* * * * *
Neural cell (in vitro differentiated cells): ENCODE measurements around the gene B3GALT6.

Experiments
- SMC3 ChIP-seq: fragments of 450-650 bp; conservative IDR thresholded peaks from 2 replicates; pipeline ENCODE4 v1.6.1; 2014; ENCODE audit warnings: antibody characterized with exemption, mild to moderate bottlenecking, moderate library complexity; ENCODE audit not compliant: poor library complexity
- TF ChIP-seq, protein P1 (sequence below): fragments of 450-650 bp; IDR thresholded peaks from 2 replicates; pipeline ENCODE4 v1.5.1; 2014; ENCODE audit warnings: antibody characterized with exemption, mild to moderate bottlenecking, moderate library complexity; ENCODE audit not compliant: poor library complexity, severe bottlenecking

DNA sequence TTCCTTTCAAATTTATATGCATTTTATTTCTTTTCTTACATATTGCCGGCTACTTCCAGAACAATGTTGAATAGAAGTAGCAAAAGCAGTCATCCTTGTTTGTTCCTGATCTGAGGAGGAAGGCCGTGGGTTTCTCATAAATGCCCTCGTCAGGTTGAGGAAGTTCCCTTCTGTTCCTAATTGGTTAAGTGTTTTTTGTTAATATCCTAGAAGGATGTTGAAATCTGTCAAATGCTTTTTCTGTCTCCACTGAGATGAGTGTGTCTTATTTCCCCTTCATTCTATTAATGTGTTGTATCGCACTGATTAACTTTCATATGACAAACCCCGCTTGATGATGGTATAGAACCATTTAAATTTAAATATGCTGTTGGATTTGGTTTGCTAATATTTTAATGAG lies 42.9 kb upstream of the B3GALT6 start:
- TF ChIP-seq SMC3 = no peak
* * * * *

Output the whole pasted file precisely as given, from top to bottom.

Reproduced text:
Neural cell (in vitro differentiated cells): ENCODE measurements around the gene B3GALT6.

Experiments
- SMC3 ChIP-seq: fragments of 450-650 bp; conservative IDR thresholded peaks from 2 replicates; pipeline ENCODE4 v1.6.1; 2014; ENCODE audit warnings: antibody characterized with exemption, mild to moderate bottlenecking, moderate library complexity; ENCODE audit not compliant: poor library complexity
- TF ChIP-seq, protein P1 (sequence below): fragments of 450-650 bp; IDR thresholded peaks from 2 replicates; pipeline ENCODE4 v1.5.1; 2014; ENCODE audit warnings: antibody characterized with exemption, mild to moderate bottlenecking, moderate library complexity; ENCODE audit not compliant: poor library complexity, severe bottlenecking

DNA sequence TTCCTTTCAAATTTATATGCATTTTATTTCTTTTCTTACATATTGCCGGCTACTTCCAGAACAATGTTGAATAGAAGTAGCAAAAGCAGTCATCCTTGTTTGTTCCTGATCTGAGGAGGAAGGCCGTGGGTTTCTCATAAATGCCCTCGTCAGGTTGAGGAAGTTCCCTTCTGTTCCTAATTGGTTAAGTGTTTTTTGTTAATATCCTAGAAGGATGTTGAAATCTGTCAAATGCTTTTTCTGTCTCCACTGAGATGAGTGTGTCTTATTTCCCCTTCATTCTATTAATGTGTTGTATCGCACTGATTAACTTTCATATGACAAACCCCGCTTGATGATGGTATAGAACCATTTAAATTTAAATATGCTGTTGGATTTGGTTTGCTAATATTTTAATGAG lies 42.9 kb upstream of the B3GALT6 start:
- TF ChIP-seq SMC3 = no peak